I kept my hands in my pockets, my dinky derringer in my right palm. I didn’t know what this was all about, so I decided not to take any chances. I circled around through one of the many trails that filagreed the surrounding hillside and figured if I kept my wits about me I’d end up able to see my appointment before she saw me.

It was dark as Lex’s ass in there. But the moon gave enough light that I could make out where I was putting my feet and by keeping my hands in front of me, I could keep from running into branches. I’d also brought along a penlight.

I guess the smell alerted me. That wet dog smell. Then I saw their eyes flare in the dark. I hoped they were just park security hounds and a guard would be calling them off momentarily. But, I could not bet the farm on that hope.

I thumbed the hammer back on my derringer, lifting it slowly out of my pocket. I swung the light on them and my feeble beam lit up silver fur, snarling muzzles. Coyotes. Three of them. Whip thin and mean looking fuckers. Most coyotes will hightail it at first scent of man in their domain, but these were altogether on the offense.

The lead dog seemed to take in the derringer in my hand and he stopped his slow advance. The seeming intelligence in that move sent a shiver through me. What kind of coyotes were these? Too damn close kind, came the answer. Sweat was gluing my boxers to my butt. Two bullets, three coyotes. Undoubtedly, two would scram at the sound of the gun taking down the lead dog. But, these animals were not behaving in any natural way. The one on the right was waggling its head as if in love with the sensation. Crazed, likely rabid.

I lifted the derringer straight out in front of me, directly at the lead dog. It snarled again, but stayed its ground, lifting its muzzle to the air and howling.

As if on cue, I heard a patter like a heavy rain pelting the foliage a hundred feet away. It drew nearer and I realized from the shuffling undergrowth that it was not rain. It was something advancing like a carpet over the forest floor. A horrible pattering, surging, shoving aside the foliage more violently as it approached. The coyotes looked over their shoulders, but remained where they stood.

My beam picked up a brown wave coming toward me. Vermin of some sort in a formation over the ground. Writhing slick little shits on a collision course with my legs. I couldn’t run. The coyotes would be on me at the first sign of a flinch. I figured the sound of a gunshot would be the only thing that might rout the onslaught. I better use the bullet well, take out the lead coyote, who seemed entirely calm as he leered at me, his teeth bared, uncaring of the groundstorm swelling behind him. I felt faint, thought my head was going to burst like a boil. My finger tightened on the trigger.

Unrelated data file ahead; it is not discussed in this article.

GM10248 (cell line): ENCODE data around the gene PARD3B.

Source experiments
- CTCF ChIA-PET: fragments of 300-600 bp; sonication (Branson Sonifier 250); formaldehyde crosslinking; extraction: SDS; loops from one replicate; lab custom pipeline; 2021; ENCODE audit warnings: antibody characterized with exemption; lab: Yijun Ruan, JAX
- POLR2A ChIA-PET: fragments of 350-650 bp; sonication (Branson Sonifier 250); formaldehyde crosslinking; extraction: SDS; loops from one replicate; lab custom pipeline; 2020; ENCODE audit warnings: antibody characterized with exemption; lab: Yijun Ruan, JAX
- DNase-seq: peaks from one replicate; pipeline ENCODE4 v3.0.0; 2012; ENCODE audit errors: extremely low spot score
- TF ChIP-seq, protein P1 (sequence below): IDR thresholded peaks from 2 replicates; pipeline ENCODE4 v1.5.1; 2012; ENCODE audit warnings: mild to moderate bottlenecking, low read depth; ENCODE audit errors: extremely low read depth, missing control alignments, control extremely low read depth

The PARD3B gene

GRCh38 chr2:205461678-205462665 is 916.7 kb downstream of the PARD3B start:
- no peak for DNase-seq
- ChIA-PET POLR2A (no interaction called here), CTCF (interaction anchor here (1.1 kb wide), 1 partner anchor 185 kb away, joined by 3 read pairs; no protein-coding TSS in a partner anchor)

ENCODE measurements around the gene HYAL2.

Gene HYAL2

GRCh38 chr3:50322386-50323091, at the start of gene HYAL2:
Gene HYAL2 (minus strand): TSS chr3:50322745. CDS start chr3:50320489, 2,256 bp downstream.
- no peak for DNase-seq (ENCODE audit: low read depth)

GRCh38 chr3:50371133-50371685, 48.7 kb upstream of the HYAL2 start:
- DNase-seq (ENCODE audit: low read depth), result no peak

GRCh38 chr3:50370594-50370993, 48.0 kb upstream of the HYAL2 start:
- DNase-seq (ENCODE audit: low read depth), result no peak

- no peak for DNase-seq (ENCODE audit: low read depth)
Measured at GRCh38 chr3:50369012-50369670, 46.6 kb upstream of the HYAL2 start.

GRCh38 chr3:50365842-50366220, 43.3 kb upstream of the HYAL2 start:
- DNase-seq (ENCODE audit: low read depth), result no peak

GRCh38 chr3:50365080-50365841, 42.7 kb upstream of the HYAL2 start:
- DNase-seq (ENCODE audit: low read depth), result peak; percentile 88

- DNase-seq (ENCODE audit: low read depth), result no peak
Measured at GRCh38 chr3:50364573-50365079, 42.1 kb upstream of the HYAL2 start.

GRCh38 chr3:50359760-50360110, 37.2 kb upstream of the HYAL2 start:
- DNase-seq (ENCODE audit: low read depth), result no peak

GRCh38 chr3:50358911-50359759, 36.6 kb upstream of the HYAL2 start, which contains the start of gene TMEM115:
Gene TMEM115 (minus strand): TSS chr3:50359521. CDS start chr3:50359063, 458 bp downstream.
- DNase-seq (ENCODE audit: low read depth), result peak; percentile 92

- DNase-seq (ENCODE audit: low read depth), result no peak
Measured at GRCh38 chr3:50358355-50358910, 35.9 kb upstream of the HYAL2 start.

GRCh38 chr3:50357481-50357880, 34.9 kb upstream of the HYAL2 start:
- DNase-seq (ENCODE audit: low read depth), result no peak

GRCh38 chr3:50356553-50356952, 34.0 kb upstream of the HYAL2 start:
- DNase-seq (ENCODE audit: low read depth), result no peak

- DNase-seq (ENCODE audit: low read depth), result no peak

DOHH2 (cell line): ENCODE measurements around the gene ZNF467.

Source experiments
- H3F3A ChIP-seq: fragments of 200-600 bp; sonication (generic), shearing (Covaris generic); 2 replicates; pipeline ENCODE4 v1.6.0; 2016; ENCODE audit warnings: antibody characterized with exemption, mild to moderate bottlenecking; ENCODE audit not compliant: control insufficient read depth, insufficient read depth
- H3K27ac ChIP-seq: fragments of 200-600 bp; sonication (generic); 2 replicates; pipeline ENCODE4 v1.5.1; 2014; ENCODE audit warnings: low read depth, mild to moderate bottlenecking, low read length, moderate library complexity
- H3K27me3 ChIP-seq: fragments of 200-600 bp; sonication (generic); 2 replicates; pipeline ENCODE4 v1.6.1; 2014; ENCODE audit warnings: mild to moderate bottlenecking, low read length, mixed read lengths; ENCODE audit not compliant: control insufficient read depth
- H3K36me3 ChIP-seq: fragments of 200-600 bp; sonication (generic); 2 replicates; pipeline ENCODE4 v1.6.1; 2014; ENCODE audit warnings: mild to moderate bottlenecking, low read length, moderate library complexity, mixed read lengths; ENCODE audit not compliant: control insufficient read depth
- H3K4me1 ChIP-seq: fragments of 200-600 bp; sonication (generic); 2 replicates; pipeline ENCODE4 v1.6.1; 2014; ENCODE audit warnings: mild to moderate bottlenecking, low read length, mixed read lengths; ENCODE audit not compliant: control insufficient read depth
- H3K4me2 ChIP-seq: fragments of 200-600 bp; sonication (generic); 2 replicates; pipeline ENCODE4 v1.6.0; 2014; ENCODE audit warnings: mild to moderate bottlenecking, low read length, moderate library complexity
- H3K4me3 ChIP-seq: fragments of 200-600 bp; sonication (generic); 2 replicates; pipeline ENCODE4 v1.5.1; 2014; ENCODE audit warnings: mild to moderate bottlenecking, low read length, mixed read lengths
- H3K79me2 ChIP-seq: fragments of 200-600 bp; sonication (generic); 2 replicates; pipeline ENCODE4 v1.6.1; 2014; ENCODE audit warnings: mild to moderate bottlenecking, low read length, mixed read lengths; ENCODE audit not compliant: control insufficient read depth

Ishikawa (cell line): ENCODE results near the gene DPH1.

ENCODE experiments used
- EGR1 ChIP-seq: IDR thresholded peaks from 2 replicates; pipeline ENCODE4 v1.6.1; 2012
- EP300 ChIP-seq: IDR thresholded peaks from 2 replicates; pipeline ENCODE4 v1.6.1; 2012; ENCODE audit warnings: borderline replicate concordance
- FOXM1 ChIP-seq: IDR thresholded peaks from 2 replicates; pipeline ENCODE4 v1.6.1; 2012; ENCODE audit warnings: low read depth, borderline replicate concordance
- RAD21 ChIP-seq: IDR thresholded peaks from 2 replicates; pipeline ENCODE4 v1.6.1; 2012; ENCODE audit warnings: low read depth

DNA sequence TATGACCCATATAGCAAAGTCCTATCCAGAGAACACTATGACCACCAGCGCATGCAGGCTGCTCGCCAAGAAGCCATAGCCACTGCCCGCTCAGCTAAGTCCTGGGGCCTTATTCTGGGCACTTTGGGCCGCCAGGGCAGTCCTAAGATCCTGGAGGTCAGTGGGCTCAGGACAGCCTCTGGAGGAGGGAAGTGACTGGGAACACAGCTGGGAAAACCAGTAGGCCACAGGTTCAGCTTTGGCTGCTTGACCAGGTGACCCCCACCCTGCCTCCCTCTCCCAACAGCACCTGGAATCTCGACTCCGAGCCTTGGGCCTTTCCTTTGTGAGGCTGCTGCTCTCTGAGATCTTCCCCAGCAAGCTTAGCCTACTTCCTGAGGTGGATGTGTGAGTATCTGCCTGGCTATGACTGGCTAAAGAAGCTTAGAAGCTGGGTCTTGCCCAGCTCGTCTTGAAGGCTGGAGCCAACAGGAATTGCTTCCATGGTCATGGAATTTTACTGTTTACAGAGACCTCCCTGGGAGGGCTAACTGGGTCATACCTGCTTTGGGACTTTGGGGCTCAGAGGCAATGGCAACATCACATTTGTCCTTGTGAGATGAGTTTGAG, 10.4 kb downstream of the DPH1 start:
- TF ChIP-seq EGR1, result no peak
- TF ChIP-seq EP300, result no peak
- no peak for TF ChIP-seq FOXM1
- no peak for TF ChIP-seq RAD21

Then I heard the screams. Female. From up above, by the observatory. The coyotes surged forward. Behind me, I heard a roar and a crashing of brush. Then, the air seemed to tear with a banshee scream of anger and outrage. A huge black shape bulleted over my shoulder.

The creature dropped to the forest floor in a hunched ball directly in front of the lead coyote and let loose another shrieking roar that bespoke pure killing rage. My hands flew to my ears. The coyotes were shocked still for a microsecond. Then they leaped over each other to get away. Like black lightning the creature’s arm arced around, its ebony claws glistening, then sinking into the retreating right flank of what had been the lead dog, throwing the coyote further into the retreating pack. Tumbling like dominoes the panicked animals whimpered and yelped, scrambling to their feet, frantic to get away from this apparition that snarled and spat and lunged.

Panther, I realized, just as the thing turned toward me. I had a second to see the wet fangs, the black fur rolling up the cat’s forehead and the absolutely dead, merciless eyes.

The underbrush tried to trip me as I pounded frantically up the hill toward the observatory. I didn’t dare look behind me, hoping the panther would go after the coyotes and was just warning me away. As I breathlessly crested the hill, I figured there had to be some safety here, some window I could dive through, some ladder I could climb. But, when I got to the observatory, there was nothing and I turned. Maybe the cat had been leery of the lights. It was not behind me. I could not bet the farm on it not being just beyond the light, however, and I warily skirted the dome until I came to a doorway with an overhang. A running jump got me a purchase on the overhang and arm muscles jacked with adrenaline got my upper body onto the tar and gravel roofing. Face down on the gravel, I tried to catch my breath and felt my heart pounding into the pebbles. This was as safe as I could get for the time being.